Elsewhere on the island, most residents were without power, telephone service and, in some places, drinking water in early October, prompting the State Department to issue a travel alert, good until Nov. 19, discouraging Americans from visiting the Bahamas. The alert also reinforced the flawed perception that all of the Bahamas are damaged goods. According to a survey last month by the Orlando-based travel marketing firm of Yesawich, Pepperdine, Brown & Russell, nearly 25 percent of leisure travelers polled said they were "less likely" to visit the Bahamas later this year as a result of the hurricanes.

For the tourism sector, which accounts for 70 percent of the Bahamian economy, the visitor fallout may prove worse than the storm. The biggest concern, more than the straightforward task of rebuilding, is luring visitors back.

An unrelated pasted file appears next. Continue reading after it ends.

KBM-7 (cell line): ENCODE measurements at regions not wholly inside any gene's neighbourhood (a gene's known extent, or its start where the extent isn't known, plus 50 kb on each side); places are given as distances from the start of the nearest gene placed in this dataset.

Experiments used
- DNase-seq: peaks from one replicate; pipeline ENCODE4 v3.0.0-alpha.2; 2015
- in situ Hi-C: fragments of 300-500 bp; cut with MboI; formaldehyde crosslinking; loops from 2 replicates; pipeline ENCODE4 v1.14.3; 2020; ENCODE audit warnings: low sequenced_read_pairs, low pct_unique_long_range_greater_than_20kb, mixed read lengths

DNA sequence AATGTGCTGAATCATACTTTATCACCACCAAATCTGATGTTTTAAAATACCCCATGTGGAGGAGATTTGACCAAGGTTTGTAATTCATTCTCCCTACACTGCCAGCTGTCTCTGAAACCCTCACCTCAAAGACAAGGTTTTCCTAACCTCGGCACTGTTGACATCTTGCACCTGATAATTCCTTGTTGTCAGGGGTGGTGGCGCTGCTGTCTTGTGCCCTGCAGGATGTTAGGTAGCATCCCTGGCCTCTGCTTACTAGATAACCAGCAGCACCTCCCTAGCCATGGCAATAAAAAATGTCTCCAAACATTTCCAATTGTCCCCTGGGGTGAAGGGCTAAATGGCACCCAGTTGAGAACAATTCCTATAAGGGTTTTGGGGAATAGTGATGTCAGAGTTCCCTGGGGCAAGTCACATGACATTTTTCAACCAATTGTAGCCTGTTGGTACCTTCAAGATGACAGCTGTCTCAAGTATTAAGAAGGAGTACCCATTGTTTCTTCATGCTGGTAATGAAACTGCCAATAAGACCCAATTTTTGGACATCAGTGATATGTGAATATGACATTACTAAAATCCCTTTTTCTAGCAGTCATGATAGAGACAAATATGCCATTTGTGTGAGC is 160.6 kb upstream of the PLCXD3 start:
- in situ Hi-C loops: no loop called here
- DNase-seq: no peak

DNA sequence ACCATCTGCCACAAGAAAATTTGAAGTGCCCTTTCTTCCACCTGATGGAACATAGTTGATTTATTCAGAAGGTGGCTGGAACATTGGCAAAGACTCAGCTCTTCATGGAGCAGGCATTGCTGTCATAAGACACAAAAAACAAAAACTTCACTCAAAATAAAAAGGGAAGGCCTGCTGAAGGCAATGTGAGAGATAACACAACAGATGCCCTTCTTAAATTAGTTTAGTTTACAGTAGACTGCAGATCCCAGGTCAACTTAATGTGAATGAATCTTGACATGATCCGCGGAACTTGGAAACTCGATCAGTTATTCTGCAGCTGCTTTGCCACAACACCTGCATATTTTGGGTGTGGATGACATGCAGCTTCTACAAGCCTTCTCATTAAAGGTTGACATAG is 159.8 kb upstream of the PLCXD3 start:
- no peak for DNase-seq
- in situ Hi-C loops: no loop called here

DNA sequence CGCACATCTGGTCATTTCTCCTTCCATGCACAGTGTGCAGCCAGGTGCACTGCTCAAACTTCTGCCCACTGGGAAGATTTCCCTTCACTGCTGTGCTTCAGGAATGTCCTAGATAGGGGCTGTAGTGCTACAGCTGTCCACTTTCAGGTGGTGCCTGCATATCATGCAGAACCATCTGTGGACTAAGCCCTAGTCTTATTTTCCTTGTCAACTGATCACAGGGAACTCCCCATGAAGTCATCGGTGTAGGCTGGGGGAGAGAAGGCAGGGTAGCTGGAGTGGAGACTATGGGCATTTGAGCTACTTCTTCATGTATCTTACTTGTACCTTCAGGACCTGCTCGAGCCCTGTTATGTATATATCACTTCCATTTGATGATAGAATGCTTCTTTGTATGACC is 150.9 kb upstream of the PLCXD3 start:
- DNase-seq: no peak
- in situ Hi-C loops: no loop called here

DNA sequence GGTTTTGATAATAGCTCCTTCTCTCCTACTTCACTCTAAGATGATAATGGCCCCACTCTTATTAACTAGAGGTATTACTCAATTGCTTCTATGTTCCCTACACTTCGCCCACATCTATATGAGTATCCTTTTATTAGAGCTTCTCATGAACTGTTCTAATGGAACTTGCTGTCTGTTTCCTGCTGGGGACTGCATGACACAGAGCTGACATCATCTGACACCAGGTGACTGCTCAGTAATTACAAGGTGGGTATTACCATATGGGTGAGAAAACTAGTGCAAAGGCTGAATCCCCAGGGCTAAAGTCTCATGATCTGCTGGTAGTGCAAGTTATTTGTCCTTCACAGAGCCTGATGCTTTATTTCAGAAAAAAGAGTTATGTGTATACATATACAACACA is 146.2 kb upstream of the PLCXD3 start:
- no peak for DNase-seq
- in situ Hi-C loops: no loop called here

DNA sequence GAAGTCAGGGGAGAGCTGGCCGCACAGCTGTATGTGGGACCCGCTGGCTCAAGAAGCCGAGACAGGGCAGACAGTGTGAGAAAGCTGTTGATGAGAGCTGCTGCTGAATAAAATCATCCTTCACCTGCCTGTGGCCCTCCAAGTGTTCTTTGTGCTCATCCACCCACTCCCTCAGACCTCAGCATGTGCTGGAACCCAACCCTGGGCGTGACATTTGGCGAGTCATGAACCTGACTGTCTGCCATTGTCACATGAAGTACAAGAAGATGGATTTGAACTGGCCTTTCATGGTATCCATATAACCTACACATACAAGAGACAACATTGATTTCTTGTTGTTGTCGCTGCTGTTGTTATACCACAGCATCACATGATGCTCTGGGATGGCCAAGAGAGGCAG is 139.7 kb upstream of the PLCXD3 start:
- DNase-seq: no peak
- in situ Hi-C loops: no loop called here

But resort operators are upbeat. A few are even whispering that the loss of outmoded hotels may help Grand Bahama reposition itself as a more luxurious vacation spot. "When this reopens, it will be more gorgeous than before," said Harris Chan, the general manager of Our Lucaya, which is using an insurance payout to help revamp several wings. "It's survival of the fittest."